Dark and entertaining look at Richard III

Richard III (Alex Comstock) argues and insults Queen Margaret (Katherine de Vere) in New Fortune Theatre’s production of William Shakespeare’s Richard III at UWA.  Photo by Michael McAllan.

by RAHUL K GAIROLA: NEW Fortune Theatre’s production of William Shakespeare’s Richard III is a dark yet entertaining tour de force that yokes the great bard into a contemporary context.

The production assembles a talented cast from The Graduate Dramatic Society of WA to deliver a contemporary take on Shakespeare’s most reviled villain, Richard III of Gloucester.

The play is directed by Dr Melissa Merchant and performed in an outdoor arena surrounded by the University of Western Australia’s limestone arches and leafy trees.

Juxtaposed with this serene background are maniacal royals who demonstrate in their own ways how absolute power corrupts absolutely.

In drawing parallels to today’s British royal family just weeks before the May 8 coronation of King Charles III and adding a modern flavour to her rendition, Merchant makes clear to the audience that Richard III’s narrative and metaphors are as significant today as when it was first staged circa 1595.

Given this is Shakespeare’s second longest play, it is particularly challenging to pull off a powerful production.

The company accomplishes this by embodying the characters and their various emotions and motives, particularly through their individual, varying lusts for power. 

The parallels to the contemporary Windsors is uncanny – these include brothers against each other, the death of a monarch and subsequent passing of the crown, family feuds, an unpopular sister-in-law, gossip, backstabbing, and hollow appeals to an adoring and scornful public.

What I noticed throughout the production, was how deftly the various actors portrayed the villainous aspects of human nature which often render people to be more like cruel monsters.

It is this common thread, monstrous characterisations, that stands out as a major, unifying theme throughout the production. 

Various characters home in on Richard III’s disability as an outward manifestation of the ostensible evil within him.

However, Merchant wished to complicate this contention.

“In this production, we’ve tried to show a Richard whose evil nature doesn’t come from having disability; rather, it comes from being the youngest brother and feeling overlooked and undervalued,” Merchant says.

“It’s the people around Richard that link his evil actions with his outward disability, calling him a ‘hunch-backed toad,’ ‘lump of foul deformity,’ and ‘elvish-mark’d, abortive, rooting hog.’”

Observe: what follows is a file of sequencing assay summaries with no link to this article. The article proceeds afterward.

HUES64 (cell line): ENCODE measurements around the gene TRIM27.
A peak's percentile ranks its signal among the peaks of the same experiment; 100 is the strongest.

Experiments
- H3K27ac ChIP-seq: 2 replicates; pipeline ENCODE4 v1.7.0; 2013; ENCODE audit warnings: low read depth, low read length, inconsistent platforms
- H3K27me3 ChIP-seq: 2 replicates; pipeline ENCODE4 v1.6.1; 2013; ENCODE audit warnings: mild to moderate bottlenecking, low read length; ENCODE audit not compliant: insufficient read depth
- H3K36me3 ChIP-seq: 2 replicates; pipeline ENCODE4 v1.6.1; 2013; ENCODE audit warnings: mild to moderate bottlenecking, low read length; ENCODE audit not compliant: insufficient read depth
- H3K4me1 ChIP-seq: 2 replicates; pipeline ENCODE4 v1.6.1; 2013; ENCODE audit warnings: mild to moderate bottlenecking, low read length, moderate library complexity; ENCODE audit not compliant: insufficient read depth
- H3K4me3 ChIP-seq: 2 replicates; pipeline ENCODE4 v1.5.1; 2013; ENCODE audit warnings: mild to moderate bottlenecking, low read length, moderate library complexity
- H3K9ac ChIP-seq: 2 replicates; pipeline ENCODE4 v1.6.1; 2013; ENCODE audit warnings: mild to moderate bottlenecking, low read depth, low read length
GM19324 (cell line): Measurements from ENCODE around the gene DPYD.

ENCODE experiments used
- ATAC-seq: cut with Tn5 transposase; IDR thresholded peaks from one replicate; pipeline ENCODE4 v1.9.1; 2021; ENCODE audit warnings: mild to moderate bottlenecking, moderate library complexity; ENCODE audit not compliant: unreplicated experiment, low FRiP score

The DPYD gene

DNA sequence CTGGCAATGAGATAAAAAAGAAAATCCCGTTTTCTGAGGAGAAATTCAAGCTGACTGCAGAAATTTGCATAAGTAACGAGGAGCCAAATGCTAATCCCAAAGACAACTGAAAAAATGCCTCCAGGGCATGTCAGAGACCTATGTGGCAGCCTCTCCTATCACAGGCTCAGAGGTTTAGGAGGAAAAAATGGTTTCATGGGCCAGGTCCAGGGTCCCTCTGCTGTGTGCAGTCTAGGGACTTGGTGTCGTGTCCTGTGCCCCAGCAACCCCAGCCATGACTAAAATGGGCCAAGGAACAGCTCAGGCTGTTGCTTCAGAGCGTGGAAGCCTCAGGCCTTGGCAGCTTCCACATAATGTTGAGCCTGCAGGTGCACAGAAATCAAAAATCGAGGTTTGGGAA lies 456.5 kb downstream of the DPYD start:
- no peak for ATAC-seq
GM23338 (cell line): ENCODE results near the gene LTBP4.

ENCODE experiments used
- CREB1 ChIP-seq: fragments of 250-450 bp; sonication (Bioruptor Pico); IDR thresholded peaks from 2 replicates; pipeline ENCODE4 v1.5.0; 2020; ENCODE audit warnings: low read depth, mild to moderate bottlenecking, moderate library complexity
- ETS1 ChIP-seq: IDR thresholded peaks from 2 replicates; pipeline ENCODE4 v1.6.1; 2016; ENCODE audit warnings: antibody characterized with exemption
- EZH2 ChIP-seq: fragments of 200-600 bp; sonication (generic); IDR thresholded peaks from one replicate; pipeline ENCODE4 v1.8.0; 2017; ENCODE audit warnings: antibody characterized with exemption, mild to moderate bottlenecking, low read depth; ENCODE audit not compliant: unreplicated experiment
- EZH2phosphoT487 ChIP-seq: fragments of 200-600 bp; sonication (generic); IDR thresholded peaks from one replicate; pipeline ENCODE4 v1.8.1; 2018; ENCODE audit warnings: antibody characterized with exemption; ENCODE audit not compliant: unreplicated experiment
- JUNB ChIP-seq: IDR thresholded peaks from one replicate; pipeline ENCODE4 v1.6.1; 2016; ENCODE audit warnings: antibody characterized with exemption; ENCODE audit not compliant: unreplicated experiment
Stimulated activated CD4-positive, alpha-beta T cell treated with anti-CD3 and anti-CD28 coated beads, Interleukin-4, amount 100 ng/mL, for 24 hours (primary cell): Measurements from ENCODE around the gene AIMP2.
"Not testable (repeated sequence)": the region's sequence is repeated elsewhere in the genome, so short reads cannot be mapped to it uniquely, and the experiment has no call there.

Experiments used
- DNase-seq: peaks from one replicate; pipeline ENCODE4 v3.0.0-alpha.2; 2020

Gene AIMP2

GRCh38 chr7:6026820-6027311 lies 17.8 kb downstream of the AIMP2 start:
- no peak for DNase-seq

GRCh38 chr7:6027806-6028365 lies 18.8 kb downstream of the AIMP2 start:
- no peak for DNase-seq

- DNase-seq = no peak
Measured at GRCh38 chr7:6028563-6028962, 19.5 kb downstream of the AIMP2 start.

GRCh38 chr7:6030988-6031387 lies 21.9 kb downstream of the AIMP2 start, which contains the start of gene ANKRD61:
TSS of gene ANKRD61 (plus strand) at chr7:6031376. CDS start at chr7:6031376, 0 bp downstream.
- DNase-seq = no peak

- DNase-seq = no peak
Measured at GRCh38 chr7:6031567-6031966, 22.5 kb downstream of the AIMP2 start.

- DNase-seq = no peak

Richard, portrayed by Alex Comstock, hobbles while using a cane and adopts a bent posture.

His adversaries and hostile family members openly deride him, commenting that his figure “infects” the eyes.

This stigmatisation of disability signals the larger, reprehensible tendency of both Elizabethan and contemporary societies to make sweeping judgements of humans through the visual register.

As if capitalising on this tendency, Comstock does a brilliant job at conveying Richard’s inner turmoil through his facial expression: “Facial expressions are absolutely a part of Richard’s toolbox that he uses to manipulate other people,” Comstock says. 

“In his opening monologue, Richard says he can ‘frame his face to all occasions.’ And distinct, decided facial expressions play a big part in portraying which version of Richard he is pretending to be at that time.

“We finally see this honesty and this vulnerability on his face, and we understand that this is the true Richard underneath everything.”

Such expressions crescendo when Richard has a lengthy altercation with Queen Margaret, played by Katherine De Vere.

In terms of the language in this play, De Vere says, “I think the Bard had very specific people in mind, when composing his insults, and his insults are so magnificently creative. Even in our times, there’s still a great deal of negative language used to describe older women. Shakespeare is quite gender-democratic though, he insults Richard and other men with even greater gusto!”

Richard III is on until Saturday March 18 at New Fortune Theatre on the UWA campus. 

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